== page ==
Skip to Content - Skip to Navigation

Domestic/Dating Violence

If you or someone you know experiences violence, you’re not alone. Help is available.

Click here for Campus and Community Resources.

What is Domestic Violence?

Domestic violence is as a pattern of abusive behavior in any relationship that is used by one partner to gain or maintain power and control over another intimate partner. Domestic violence can be physical, sexual, emotional, economic, or psychological actions or threats of actions that influence another person. This includes any behaviors that intimidate, manipulate, humiliate, isolate, frighten, terrorize, coerce, threaten, blame, hurt, injure, or wound someone. (USDOJ)  

What is Dating Violence?

Dating violence is violence committed by a person who is or has been in a social relationship of a romantic or intimate nature with the victim is dating violence. The existence of such a relationship shall be determined based on a consideration of the following factors:

  • the length of the relationship
  • the type of relationship
  • the frequency of interaction between the persons involved in the relationship (USDOJ)

Student Conduct Policy

Individuals that commit domestic/dating violence are in violation of the following student conduct policies: 

  • Assault: physical conduct which threatens or endangers the health, safety, or well being of any person or group. Abuse includes (but is not limited to) hitting, kicking, slapping, punching, pushing, and/or spitting on another person or person. (The Source, IUP Student Policy Guide)
  • Harassment: repeated, severe or pervasive actions directed towards specific individual(s) with the intent or effect to harass or alarm including actual, attempted, or threatened physical contact or acts that serve no legitimate purpose.  (The Source, IUP Student Policy Guide)

Know the Facts

According to the National Coalition Against Domestic Violence (NCADV):

  • One in four women and one in seven men will experience domestic violence in their lifetime.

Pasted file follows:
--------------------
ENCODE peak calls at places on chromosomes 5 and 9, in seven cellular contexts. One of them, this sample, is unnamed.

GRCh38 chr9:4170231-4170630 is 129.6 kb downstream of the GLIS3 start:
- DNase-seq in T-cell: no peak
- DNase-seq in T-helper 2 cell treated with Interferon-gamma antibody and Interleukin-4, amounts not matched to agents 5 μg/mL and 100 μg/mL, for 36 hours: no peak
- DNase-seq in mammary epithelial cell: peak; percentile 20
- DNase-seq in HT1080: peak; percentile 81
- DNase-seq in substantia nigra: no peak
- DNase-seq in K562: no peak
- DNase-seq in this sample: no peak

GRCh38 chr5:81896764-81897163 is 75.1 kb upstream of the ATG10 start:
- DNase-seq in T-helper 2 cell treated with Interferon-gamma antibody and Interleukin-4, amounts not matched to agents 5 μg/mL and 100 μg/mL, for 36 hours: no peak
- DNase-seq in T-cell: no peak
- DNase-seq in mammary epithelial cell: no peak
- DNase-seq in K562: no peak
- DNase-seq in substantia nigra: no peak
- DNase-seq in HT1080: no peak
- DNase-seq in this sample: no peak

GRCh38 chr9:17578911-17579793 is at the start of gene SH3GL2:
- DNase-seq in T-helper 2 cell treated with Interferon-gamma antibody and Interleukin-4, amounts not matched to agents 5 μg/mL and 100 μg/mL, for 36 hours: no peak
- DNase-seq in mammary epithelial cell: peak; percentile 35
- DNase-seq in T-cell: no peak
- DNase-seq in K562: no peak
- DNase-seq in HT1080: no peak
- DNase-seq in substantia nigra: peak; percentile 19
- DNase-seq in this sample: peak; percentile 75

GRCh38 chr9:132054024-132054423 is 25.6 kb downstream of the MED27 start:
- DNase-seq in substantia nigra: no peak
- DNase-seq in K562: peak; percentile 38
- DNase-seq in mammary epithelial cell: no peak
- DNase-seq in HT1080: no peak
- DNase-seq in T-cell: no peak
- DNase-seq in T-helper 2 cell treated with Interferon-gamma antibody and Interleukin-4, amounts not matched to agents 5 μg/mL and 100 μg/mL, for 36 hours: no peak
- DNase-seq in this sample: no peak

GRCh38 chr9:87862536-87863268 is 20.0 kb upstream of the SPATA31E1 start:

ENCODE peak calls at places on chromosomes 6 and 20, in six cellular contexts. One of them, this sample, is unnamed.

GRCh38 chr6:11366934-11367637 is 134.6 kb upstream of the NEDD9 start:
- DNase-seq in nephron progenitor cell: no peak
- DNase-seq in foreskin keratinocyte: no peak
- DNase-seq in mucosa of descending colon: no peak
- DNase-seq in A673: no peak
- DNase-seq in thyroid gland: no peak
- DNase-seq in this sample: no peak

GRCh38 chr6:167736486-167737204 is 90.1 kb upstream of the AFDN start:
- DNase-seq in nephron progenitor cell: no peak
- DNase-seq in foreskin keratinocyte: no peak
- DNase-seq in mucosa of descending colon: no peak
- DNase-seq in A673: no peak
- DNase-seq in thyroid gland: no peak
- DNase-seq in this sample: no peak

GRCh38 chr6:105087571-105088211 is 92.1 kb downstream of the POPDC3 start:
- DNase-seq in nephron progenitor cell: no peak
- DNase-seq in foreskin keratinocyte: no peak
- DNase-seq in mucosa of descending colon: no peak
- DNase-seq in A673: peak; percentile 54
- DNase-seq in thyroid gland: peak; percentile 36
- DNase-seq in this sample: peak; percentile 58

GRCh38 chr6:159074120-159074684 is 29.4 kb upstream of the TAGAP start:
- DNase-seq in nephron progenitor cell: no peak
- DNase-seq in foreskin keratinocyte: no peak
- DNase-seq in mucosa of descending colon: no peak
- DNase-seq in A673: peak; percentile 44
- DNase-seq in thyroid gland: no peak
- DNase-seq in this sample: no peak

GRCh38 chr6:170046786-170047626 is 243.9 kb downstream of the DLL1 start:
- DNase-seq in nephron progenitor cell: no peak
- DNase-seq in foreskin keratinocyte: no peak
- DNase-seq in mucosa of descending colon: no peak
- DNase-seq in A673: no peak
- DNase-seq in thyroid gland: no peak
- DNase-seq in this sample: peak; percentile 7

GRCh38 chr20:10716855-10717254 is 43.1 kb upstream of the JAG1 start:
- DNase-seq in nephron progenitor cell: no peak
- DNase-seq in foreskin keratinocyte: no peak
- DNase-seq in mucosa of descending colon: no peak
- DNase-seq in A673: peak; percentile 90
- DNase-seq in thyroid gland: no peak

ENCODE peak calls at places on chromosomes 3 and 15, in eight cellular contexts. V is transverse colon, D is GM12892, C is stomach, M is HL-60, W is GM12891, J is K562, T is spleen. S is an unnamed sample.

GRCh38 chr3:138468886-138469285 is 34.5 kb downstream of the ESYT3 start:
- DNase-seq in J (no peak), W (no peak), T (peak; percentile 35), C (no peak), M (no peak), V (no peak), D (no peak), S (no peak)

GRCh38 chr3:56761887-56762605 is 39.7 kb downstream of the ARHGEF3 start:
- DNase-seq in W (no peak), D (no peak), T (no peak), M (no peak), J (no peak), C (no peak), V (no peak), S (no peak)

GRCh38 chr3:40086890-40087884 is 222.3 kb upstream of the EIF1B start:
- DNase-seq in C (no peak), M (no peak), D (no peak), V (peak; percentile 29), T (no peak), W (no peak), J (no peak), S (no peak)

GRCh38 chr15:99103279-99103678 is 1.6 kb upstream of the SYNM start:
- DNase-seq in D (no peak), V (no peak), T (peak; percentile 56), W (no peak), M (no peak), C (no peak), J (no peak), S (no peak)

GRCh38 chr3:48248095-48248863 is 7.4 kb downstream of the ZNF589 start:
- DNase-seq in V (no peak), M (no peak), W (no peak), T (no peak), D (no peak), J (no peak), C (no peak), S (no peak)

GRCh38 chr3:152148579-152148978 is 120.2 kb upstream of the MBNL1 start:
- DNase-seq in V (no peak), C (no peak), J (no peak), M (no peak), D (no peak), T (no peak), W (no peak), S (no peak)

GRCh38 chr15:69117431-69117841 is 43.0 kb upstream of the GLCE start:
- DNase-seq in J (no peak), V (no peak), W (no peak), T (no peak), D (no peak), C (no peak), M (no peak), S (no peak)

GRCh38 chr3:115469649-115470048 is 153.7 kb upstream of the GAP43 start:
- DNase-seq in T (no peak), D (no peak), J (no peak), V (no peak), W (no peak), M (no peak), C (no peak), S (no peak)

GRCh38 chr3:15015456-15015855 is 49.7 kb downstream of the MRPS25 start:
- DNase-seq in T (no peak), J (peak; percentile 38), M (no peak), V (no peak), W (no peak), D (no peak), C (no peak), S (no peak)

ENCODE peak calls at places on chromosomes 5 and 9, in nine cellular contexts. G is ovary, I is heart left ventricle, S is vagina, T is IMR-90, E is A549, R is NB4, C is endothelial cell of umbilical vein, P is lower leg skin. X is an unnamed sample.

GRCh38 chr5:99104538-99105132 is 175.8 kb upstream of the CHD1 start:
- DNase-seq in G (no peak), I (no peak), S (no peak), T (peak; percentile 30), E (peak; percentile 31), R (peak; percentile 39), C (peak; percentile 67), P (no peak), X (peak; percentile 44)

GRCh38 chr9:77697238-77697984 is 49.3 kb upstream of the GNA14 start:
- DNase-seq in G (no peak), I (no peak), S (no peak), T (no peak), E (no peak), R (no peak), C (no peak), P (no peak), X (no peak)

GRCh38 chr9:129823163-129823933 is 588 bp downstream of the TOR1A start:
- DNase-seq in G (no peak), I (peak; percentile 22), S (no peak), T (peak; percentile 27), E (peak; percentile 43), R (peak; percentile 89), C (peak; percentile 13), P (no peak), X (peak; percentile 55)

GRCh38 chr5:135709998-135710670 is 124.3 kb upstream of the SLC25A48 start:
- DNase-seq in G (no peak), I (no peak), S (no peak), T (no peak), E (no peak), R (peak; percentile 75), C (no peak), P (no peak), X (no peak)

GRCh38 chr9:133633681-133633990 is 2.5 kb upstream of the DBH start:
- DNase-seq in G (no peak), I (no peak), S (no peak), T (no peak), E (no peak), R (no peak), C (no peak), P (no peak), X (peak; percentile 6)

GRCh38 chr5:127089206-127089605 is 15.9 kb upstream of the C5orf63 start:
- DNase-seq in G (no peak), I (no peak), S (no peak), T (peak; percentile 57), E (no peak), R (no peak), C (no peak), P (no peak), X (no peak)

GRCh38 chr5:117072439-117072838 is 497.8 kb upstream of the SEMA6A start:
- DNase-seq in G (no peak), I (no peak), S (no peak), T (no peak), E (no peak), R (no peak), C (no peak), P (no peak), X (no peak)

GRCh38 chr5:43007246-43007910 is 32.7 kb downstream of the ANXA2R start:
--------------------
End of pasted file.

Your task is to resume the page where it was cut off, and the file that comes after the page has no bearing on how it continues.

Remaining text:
• Females who are 20–24 years of age are at the greatest risk of nonfatal intimate partner violence.
  • Domestic violence is the number one reason women go to the ER in the United States.
  • Every 15 seconds, a woman is physically abused by her partner.

Types of Abuse

Below is a list of common types and examples of abuse. This list is provided by the USDOJ.

  • Physical Abuse: Hitting, slapping, shoving, grabbing, pinching, biting, hair pulling, etc. are types of physical abuse. This type of abuse also includes denying a partner medical care or forcing alcohol and/or drug use upon him or her.
  • Sexual Abuse: Coercing or attempting to coerce any sexual contact or behavior without consent. Sexual abuse includes, but is certainly not limited to, marital rape, attacks on sexual parts of the body, forcing sex after physical violence has occurred, or treating one in a sexually demeaning manner.
  • Emotional Abuse: Undermining an individual’s sense of self-worth and/or self-esteem is abusive. This may include, but is not limited to constant criticism, diminishing one’s abilities, name-calling, or damaging one’s relationship with his or her children.
  • Economic Abuse: Defined as making or attempting to make an individual financially dependent by maintaining total control over financial resources, withholding one’s access to money, or forbidding one’s attendance at school or employment.
  • Psychological Abuse: Elements of psychological abuse include—but are not limited to—causing fear by intimidation; threatening physical harm to self, partner, children, or partner’s family or friends; destruction of pets and property; and forcing isolation from family, friends, or school and/or work.